Last month, AHA News Now highlighted addiction research from the Johns Hopkins Bloomberg School of Public Health.1 The study’s authors found that 43 percent of patients receiving buprenorphine for opioid addiction filled prescriptions for other opioids during their treatment. Another 67 percent filled a prescription for an opioid in the 12 months following treatment. The research relied on pharmacy claims from 2006-2013. Given the surprising findings, the VHHA Analytics Team plumbed the Virginia All Payer Claims Database (APCD)2 to see if a similar trend is observable among Virginians. APCD data from 2011-2015 was mined for this analysis. Our findings indicate that Virginians taking buprenorphine for opioid addiction have similar prescription habits as those being treated for opioid addiction elsewhere. Forty-five percent (45) of Virginians receiving buprenorphine filled a prescription for another opioid during their treatment. Following treatment, many patients still used prescription opioids. Fifty-one (51) percent of the patients filled prescriptions for opioids in the 12 months following treatment. The most common drug prescribed was hydrocodone/acetaminophen. The top three drugs prescribed were the same during and post-treatment: hydrocodone/acetaminophen, oxycodone/acetaminophen, and tramadol. In the past 15 years, buprenorphine has gained favor over methadone as the treatment for opioid addiction because it does not require a specialized clinic. Buprenorphine can be prescribed in a physician’s office making treatment more accessible. It is a common misconception that people treated for opioid addiction are cured. Individuals with substance use disorders have a lifelong vulnerability even when they are not actively using drugs or alcohol. The pattern of opioid use during and after treatment suggests that many patients do not have well-coordinated treatment for opioid use and chronic pain. This could be driving the pattern in the Virginia data as well as the national data. Having more accessible treatment does not obviate the need for coordinating care among providers.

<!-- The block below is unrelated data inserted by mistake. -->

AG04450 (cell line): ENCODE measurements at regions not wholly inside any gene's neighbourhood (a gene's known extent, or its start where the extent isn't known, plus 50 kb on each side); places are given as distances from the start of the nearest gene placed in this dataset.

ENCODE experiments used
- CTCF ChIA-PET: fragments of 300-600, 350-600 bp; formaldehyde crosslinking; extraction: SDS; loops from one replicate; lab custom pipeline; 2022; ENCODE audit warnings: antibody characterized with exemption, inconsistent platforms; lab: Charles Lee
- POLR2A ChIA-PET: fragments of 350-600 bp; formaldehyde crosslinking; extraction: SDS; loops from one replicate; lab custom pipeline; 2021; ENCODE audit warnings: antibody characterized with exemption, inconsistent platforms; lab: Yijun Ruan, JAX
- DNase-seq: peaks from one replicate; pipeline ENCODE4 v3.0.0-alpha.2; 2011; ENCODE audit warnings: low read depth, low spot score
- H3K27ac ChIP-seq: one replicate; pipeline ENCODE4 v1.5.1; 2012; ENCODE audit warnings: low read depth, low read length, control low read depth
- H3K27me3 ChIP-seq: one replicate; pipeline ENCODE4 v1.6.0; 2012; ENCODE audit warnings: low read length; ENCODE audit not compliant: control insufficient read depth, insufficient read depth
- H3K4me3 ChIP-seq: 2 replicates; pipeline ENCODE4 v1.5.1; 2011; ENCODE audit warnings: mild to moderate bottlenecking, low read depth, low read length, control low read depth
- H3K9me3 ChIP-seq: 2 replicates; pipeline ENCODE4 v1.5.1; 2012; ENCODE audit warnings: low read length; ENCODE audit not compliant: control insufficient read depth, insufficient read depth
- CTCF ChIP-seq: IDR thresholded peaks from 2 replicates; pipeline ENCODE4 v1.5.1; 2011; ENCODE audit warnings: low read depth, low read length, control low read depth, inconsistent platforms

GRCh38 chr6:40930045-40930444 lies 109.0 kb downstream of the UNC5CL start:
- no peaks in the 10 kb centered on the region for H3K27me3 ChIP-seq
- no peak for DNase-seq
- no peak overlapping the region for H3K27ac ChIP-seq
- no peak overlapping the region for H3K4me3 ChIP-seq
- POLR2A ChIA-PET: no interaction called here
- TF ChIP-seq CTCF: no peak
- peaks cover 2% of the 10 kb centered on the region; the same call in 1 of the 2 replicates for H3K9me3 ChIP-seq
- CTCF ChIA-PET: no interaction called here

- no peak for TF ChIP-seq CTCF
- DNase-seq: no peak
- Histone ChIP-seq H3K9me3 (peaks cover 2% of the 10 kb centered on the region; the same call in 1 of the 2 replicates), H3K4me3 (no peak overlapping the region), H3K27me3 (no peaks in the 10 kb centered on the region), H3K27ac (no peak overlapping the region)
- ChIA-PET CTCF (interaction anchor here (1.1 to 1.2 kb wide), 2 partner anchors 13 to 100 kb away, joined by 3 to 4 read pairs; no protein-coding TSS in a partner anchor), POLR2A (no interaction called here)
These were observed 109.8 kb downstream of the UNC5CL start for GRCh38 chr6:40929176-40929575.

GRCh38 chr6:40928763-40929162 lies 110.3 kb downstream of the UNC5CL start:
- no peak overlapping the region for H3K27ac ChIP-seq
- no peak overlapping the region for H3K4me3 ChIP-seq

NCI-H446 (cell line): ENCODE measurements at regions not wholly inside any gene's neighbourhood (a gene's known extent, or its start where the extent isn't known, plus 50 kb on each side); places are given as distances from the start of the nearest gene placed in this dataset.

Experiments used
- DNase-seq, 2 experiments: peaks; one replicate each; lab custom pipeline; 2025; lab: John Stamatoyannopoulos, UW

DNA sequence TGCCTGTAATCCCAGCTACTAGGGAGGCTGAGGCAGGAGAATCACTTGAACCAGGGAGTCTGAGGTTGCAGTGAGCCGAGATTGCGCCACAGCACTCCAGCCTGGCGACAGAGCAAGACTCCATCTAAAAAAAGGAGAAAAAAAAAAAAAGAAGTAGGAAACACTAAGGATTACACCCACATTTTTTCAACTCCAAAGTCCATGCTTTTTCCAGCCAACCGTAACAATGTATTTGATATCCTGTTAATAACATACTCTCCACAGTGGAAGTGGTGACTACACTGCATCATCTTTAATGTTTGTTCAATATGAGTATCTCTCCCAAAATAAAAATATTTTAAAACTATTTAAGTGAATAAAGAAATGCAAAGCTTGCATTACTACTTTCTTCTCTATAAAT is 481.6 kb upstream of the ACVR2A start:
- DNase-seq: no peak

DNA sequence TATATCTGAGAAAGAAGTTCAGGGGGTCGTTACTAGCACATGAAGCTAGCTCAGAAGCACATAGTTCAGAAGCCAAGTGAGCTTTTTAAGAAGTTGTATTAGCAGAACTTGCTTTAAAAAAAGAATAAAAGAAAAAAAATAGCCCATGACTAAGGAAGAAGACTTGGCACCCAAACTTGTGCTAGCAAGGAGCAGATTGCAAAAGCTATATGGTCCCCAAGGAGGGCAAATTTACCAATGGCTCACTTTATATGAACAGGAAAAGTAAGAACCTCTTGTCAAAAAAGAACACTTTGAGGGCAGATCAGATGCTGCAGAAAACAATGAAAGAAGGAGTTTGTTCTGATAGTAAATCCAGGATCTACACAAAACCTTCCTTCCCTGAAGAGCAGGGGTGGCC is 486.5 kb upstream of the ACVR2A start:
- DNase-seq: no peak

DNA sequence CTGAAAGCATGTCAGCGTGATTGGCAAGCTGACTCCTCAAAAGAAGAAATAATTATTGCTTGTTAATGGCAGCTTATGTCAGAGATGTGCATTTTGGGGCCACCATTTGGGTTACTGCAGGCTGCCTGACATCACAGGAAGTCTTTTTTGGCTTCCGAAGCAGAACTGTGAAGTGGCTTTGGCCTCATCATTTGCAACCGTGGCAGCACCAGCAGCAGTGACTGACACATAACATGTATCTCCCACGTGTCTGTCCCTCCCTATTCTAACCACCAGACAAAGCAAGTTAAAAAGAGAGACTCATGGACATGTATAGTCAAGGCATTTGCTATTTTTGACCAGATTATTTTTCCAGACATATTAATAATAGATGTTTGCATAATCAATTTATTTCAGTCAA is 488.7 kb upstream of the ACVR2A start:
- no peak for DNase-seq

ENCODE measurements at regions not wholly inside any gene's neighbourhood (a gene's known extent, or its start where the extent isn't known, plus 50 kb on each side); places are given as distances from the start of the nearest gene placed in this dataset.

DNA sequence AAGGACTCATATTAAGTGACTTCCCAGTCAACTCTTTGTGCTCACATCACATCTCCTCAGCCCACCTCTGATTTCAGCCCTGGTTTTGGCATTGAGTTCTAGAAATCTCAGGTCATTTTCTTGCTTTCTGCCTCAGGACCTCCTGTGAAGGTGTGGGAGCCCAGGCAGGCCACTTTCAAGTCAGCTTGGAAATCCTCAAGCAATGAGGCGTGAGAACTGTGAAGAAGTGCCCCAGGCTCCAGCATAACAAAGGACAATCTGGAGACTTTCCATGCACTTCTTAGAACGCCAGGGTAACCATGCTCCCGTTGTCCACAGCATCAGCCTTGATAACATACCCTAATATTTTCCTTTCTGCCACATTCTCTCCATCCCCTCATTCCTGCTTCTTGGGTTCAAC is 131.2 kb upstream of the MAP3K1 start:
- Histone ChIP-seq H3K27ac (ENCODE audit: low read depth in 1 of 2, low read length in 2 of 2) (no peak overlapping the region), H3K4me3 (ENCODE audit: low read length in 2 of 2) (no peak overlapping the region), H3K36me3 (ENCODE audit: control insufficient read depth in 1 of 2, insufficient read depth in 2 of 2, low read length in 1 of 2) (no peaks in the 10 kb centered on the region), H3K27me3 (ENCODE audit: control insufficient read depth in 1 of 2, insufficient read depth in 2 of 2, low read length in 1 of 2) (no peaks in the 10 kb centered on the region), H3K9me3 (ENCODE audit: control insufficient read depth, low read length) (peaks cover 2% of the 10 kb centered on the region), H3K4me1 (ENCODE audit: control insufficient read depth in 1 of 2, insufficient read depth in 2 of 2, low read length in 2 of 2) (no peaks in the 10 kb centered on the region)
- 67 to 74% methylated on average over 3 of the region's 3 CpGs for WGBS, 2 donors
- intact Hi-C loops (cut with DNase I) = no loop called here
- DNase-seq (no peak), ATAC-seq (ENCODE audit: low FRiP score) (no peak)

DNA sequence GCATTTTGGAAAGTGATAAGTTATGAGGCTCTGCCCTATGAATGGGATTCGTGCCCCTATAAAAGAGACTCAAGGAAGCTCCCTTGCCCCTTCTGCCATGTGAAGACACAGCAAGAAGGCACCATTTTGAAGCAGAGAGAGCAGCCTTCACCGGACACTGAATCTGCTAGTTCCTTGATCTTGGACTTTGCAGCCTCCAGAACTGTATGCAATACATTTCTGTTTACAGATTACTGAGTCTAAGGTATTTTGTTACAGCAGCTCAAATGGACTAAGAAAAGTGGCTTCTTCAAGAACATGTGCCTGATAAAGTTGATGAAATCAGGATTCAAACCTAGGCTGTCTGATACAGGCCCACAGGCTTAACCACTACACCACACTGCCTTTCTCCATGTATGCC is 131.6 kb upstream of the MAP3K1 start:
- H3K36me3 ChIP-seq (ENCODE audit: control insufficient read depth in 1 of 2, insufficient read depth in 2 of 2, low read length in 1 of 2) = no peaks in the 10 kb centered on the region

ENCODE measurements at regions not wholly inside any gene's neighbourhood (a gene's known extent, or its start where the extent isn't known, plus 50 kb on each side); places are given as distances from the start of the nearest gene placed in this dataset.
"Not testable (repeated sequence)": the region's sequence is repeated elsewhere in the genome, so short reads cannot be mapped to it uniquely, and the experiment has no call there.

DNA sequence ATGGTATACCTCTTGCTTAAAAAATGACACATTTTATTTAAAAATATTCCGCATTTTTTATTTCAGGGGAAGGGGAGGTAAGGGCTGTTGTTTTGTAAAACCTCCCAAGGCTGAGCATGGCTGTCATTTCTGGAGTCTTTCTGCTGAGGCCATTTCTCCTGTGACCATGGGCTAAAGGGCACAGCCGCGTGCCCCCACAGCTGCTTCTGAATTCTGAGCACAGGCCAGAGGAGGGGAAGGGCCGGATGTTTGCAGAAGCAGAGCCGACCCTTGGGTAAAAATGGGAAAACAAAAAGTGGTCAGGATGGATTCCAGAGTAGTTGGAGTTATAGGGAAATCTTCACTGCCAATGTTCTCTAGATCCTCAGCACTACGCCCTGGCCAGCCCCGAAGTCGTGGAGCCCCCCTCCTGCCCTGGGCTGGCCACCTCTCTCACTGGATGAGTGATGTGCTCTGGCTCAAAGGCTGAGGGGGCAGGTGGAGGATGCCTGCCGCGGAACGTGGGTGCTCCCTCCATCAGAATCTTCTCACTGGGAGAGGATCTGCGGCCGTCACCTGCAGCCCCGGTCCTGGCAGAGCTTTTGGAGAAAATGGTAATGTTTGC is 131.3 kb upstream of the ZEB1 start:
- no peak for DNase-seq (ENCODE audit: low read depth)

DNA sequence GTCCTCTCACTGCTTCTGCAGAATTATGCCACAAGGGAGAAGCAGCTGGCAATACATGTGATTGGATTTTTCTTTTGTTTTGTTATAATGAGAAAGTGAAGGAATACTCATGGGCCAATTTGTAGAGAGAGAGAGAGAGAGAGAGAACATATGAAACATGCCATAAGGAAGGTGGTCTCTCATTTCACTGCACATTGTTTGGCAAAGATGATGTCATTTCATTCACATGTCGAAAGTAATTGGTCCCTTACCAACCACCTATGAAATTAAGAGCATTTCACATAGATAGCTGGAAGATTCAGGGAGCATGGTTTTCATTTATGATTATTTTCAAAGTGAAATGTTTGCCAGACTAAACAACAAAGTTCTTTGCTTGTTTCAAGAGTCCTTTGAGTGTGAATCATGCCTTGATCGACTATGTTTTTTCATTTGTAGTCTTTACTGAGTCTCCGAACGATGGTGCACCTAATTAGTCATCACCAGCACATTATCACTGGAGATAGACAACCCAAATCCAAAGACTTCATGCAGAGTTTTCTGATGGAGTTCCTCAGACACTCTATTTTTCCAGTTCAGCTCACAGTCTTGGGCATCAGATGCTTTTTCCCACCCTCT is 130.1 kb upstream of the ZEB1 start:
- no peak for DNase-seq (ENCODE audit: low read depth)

1 Daubresse, M., Saloner, B. Pollack, H. A., and Alexander, G. C. (2017) Non-buprenorphine opioid utilization among patients using buprenorphine. Addition, doi:10.1111/add.13762 (http://dxdoi.org/10.1111/add.13762).
2 The Virginia All Payer Claims Database is derived from insurance claims and includes pharmacy claims. It currently has 65 percent of the commercially-insured population and 99 percent Medicaid claims. It does not include data on uninsured patients or traditional fee for service Medicare.